The guilty verdicts handed out yesterday to Salman Butt and Mohammad Asif sadly came as no surprise given the evidence and the fact that Mohammad Aamer had already entered a guilty plea at the outset of the trial.
But were the deliberate no-balls that eventually led to the trio potentially losing their liberty as well as their livelihood just the tip of a particularly foul smelling iceberg?
Whilst most of the claims of Mazhar Majeed made to the undercover News of the World reporter can perhaps be dismissed as fantasy, one in particular demands further investigation by the authorities.
Majeed also claimed to have Kamran Akmal, Umar Akmal, Wahab Riaz and Imran Farhat under his control, which if so prompts a number of questions about that England-Pakistan series alone.
For instance, Pakistan were bowled out for scores of 80, 72 and 74 over the four Test series. Was this down as it seemed at the time to England's masterful bowling attack or was there something far more sinister afoot?
Then taking each of the players in turn. Was Kamran Akmal's atrocious performance behind the stumps at Trent Bridge (and Sydney the same year for that matter) and pair in the same match simply evidence that he was the worst keeper in the history of international cricket? Or was he merely following orders?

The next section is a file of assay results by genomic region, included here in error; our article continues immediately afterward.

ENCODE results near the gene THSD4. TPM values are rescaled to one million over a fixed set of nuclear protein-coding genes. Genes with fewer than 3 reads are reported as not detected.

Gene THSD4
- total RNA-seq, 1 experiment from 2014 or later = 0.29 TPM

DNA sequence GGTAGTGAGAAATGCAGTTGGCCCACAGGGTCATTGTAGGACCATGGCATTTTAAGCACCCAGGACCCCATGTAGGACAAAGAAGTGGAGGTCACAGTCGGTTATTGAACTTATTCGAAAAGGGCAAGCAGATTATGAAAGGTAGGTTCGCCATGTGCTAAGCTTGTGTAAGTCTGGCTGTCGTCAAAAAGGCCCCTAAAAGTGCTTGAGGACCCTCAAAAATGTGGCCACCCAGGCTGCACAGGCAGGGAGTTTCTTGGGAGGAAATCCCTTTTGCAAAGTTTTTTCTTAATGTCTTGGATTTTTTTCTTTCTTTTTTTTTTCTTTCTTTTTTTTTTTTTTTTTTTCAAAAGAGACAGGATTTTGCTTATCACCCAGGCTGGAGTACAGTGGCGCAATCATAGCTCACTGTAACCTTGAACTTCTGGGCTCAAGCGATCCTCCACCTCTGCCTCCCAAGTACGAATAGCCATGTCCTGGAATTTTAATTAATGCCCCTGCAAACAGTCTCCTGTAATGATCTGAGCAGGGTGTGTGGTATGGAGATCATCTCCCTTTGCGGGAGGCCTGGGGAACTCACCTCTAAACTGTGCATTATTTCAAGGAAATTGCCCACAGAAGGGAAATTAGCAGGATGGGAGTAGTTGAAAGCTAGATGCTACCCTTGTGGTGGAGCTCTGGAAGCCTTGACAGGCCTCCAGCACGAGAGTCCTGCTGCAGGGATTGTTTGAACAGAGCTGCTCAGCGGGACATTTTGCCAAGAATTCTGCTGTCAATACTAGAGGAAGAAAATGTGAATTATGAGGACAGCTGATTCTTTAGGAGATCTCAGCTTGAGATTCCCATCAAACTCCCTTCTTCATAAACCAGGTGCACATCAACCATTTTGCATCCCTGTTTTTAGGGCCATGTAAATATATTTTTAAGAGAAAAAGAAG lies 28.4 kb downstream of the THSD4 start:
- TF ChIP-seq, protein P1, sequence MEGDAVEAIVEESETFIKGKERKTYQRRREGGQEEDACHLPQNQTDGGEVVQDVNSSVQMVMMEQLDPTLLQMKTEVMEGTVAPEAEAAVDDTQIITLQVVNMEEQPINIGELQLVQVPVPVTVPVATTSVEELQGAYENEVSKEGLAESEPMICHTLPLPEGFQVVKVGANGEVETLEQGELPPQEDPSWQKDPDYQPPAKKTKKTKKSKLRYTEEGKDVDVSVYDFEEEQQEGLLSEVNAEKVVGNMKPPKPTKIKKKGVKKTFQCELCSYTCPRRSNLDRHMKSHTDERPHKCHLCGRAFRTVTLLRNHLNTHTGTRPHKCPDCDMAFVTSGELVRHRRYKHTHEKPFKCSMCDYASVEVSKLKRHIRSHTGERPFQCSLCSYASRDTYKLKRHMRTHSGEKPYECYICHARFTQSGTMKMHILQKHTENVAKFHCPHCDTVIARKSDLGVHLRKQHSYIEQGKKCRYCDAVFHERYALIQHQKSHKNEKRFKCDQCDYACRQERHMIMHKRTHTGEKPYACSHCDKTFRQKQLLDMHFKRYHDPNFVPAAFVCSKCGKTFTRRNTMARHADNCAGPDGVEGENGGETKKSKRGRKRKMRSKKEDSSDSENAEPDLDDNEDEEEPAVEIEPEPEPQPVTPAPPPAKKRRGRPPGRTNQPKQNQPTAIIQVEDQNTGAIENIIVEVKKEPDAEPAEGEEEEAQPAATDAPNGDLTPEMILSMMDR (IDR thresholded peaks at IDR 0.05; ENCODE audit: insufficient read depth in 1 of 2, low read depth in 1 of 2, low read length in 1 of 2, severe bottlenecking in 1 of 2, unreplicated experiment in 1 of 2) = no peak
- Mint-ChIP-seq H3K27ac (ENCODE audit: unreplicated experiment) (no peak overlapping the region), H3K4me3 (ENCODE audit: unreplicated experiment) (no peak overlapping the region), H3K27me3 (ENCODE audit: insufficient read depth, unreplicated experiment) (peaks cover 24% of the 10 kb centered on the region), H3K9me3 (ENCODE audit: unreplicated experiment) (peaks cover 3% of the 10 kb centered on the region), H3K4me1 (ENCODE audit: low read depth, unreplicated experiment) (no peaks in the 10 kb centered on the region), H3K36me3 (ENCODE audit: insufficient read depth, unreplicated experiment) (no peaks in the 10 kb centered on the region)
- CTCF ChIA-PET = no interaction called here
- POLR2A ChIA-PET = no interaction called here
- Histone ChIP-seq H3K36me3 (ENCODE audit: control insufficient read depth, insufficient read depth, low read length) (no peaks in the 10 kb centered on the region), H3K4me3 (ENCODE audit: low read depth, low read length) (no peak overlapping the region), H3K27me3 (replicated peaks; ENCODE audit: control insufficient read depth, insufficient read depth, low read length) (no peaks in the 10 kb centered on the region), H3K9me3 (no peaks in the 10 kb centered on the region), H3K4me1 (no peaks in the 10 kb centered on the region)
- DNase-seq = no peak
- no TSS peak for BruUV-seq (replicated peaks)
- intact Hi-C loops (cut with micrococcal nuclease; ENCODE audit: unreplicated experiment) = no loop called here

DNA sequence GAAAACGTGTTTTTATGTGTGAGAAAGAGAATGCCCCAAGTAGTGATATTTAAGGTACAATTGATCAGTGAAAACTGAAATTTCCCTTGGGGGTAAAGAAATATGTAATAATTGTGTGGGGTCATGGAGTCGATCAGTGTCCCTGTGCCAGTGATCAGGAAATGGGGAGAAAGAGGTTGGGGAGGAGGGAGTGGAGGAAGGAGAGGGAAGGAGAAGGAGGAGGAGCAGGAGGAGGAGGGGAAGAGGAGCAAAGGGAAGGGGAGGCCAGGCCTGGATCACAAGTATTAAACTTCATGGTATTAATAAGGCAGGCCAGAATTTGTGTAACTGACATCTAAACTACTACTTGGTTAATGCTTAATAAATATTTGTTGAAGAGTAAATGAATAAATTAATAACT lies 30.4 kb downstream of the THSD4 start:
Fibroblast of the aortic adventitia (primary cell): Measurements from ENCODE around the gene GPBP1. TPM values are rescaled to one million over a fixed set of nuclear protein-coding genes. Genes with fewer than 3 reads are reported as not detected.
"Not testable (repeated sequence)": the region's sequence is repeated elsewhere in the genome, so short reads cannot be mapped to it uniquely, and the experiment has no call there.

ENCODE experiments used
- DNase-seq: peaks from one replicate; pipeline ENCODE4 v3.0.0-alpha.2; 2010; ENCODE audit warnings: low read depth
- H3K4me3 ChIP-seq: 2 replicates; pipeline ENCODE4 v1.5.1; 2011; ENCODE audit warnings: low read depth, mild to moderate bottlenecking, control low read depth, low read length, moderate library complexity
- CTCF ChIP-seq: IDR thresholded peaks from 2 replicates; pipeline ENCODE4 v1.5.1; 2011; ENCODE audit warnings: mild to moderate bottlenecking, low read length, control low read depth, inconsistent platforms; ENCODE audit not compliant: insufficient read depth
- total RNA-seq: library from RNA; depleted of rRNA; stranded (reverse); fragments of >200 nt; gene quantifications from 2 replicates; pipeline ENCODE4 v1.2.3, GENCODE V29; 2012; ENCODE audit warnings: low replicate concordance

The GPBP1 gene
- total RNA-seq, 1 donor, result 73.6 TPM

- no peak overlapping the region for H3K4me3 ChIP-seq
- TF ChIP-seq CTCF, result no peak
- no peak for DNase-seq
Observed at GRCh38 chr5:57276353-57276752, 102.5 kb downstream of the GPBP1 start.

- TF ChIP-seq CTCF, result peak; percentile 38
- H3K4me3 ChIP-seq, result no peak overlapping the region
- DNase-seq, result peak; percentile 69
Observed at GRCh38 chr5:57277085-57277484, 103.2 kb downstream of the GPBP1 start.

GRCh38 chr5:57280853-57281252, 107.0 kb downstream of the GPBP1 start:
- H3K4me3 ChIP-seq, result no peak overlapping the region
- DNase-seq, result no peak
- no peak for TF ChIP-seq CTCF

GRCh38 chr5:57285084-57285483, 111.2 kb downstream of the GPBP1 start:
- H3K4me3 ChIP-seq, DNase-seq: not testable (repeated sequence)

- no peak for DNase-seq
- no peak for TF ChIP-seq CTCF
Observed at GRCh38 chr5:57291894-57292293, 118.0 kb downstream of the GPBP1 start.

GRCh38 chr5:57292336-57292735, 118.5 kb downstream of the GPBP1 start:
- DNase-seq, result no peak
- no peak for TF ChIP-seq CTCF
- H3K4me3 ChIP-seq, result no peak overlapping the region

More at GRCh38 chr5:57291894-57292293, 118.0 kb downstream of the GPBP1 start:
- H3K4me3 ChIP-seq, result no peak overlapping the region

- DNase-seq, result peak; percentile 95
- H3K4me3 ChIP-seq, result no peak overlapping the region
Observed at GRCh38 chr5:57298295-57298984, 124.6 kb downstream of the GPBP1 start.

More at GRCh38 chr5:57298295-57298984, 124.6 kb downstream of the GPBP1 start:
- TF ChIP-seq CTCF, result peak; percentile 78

Did brother Umar deliberately run himself out in the first innings at The Oval? What about Imran Farhat's bizarre 24 ball duck at Edgbaston? And then there was Wahab Riaz's five no-balls on debut at The Oval where like Aamer at Lord's, he starred with the ball.
The first reaction to the guilty verdicts is to ask what else was dirty. All the incidents referred to above could have been something or nothing. What are we to believe? This is the epitaph of Butt, Asif and Aamer's wanton selfish act.
People laughed at the match-fixing claims of Yasir Hameed and Zulqarnain Haider that followed in the wake of the News of the World bombshell. How are we to view these now?
To their credit, the current Pakistan side have recovered well from the stain that was visited upon them by the spot-fixing scandal of Lord's 2010. Under Misbah-ul-Haq's astute and steady leadership, their Test performances have been consistent and improving.
Slowly, but surely all of the seven players named by Majeed have been dropped from the Test side. Maybe this is a case of the PCB quietly repairing the damage that was wrought? Maybe it isn't. They uncovered deliberate acts of underperformance from certain members of the squad that toured Australia in 2009/10. Were these players just trying to get their favourite appointed as captain or were they being rewarded by unknown others?
Whilst we should perhaps take some satisfaction from the fact that Butt will now become Butt by name and Butthole by nature should he receive a custodial sentence, all cricket fans lost something in yesterday's verdict - especially the devoted and fanatical followers of Pakistan.
Prison may well be the safest place for Butt and his errant former new ball pair.
Where next - check out our other posts on the spot-fixing scandal?
If you like this, follow us on Twitter @thereversesweep